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The last decades of the 20th century witnessed strongly growing interest in evolutionary approaches to the human past. Even now, however, there is little real agreement on what evolutionary archaeology is all about. A major obstacle is the lack of consensus on how to define the basic principles of Darwinian thought in ways that are genuinely relevant to the archaeological sciences. Each chapter in this new collection of specially invited essays focuses on a single major concept and its associated key words, summarizes its historic and current uses, and then reviews case studies illustrating that concept's present and probable future role in research. What these authors say shows the richness and current diversity of thought among those today who insist that Darwinism has a key role to play in archaeology. Each chapter includes definitions of related key words. Because the same key words may have the same or different meanings in different conceptual contexts, many of these key words are addressed in more than one chapter. In addition to exploring key concepts, collectively the book's chapters show the broad range of ideas and opinions in this intellectual arena today. This volume reflects-and clarifies-debate today on the role of Darwinism in modern archaeology, and by doing so, may help shape the directions that future work in archaeology will take.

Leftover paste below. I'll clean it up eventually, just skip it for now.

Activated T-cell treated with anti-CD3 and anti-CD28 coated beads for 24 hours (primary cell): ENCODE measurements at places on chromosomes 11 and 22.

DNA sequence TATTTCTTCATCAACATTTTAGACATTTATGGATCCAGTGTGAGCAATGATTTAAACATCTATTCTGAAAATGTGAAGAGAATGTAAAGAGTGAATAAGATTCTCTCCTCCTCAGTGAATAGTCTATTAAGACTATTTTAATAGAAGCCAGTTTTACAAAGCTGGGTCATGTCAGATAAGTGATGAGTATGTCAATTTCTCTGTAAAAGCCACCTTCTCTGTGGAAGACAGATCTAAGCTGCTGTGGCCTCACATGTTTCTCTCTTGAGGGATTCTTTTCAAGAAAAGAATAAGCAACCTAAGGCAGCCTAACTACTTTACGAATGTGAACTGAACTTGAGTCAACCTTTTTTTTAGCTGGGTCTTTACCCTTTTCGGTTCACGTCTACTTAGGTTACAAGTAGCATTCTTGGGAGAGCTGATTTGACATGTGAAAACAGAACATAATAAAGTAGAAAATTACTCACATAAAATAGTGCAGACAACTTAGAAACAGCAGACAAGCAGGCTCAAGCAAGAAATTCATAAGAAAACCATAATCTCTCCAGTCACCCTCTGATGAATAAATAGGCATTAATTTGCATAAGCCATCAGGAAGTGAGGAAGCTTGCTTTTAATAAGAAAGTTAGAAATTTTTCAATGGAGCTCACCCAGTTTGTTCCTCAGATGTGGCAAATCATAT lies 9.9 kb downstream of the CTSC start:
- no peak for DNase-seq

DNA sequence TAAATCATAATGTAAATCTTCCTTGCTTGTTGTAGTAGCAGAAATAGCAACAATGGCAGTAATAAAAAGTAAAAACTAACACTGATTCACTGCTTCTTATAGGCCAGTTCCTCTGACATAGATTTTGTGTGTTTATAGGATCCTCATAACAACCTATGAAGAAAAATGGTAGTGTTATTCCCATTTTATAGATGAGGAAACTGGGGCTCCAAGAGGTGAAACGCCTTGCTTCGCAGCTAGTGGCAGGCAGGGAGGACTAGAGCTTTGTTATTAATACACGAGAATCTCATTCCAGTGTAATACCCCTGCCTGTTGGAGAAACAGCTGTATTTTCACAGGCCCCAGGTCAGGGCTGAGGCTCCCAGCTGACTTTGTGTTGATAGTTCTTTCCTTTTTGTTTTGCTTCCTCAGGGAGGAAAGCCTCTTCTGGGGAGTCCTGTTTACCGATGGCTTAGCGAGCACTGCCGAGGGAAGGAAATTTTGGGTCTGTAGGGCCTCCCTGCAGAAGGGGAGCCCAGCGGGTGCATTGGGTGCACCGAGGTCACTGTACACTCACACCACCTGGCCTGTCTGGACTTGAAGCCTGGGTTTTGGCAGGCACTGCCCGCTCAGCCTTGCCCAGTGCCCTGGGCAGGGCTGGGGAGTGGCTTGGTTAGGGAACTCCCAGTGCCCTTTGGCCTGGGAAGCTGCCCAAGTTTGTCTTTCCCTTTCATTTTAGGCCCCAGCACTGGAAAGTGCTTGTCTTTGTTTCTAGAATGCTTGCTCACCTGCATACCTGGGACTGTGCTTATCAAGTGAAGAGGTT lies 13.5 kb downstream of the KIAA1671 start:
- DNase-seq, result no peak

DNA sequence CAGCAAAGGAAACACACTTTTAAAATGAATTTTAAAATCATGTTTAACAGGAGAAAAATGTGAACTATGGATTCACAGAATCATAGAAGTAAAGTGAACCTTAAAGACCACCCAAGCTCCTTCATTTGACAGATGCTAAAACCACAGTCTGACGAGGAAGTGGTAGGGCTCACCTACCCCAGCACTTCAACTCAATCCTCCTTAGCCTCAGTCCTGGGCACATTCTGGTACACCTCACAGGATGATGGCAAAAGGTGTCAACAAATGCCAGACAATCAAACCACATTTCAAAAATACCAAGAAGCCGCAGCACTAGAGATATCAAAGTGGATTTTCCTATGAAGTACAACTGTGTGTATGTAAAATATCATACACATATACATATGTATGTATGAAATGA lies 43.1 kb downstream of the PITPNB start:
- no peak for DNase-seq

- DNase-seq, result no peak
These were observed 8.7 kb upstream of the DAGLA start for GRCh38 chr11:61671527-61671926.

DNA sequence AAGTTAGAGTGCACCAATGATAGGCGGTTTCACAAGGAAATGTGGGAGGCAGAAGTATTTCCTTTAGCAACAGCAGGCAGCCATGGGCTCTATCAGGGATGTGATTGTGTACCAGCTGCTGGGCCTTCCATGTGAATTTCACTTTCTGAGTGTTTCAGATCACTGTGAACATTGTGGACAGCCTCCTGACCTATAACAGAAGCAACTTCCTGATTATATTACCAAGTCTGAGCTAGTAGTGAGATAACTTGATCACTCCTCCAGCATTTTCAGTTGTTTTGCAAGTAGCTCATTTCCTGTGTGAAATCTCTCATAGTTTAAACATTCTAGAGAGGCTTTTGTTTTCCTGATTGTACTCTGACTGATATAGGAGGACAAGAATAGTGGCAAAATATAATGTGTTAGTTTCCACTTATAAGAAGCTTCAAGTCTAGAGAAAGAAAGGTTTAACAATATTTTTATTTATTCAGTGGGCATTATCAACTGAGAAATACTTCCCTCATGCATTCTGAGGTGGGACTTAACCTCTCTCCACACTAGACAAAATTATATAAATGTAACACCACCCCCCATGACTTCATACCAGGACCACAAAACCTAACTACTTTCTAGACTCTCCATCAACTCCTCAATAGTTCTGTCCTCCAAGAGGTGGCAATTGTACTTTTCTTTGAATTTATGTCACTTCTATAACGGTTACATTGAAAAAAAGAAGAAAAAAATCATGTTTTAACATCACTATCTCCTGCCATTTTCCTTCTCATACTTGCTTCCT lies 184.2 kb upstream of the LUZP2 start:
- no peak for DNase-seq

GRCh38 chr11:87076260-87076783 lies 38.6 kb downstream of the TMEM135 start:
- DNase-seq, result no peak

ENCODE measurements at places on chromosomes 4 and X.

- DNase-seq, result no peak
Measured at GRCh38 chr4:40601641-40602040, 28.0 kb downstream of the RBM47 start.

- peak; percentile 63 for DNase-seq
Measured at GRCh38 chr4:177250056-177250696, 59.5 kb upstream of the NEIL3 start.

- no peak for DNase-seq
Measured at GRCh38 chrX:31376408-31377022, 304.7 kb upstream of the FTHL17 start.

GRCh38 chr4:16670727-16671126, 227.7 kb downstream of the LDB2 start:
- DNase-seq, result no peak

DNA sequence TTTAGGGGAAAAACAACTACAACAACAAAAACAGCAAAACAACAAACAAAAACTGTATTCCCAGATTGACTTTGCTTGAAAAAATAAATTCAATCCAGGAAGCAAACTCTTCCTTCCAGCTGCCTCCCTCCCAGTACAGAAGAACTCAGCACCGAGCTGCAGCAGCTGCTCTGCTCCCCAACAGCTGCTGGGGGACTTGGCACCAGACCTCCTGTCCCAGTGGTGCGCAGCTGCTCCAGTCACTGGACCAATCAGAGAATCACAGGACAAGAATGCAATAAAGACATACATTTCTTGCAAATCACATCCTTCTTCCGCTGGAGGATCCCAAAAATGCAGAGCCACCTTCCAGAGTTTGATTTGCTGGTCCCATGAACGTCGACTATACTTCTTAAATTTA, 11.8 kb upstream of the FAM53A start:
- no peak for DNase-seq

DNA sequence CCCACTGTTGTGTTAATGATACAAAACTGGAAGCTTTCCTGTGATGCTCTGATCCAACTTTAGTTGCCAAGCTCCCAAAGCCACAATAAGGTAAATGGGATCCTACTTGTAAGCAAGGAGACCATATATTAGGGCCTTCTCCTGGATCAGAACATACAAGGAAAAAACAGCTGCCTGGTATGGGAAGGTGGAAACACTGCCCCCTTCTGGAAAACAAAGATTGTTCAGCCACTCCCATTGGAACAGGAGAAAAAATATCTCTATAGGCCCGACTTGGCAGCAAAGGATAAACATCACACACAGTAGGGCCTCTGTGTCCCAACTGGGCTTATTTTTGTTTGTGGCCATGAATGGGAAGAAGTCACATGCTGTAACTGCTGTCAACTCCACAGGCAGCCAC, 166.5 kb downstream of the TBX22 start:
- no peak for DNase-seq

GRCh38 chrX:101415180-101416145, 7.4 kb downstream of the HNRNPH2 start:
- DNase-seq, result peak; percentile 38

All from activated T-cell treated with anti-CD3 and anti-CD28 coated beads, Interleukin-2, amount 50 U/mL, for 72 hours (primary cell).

Darwin's theory of evolution by natural selection is considered in its application to human beings in this book. Brian Baxter examines the various sociobiological approaches to the explanation of human behaviour which view the human brain, and so the human mind, as the product of evolution, and considers the main arguments for and against this claim. In so doing he defends the approaches against some common criticisms, such as the charge that they are reductionist and dehumanising. The implications of these arguments for the social sciences and humanities are assessed, as is the naturalistic view of ethics to which they lead. A key issue examined in the book is the connection between this Darwinist perspective on human beings and modern environmental ethics, which also often assume that human beings are part of an evolved living world. The implications of these positions for the meaningfulness of human life are also examined. Throughout the discussion the positions in sociobiology and environmental ethics developed by Edward O. Wilson are taken as an exemplar of the characteristic features of a Darwinian worldview, and the arguments of Wilson and his chief critics are thoroughly examined.
Charles Darwin has become one of the most important men in history. The quiet, unsure polymath who avoided confrontation, ensconced in his family home at Down House in Kent, was also a revolutionary who developed his idea of Natural Selection in isolation. Cyril Aydon's short biography is considered one of the best introductions to the life and ideas of Darwin.
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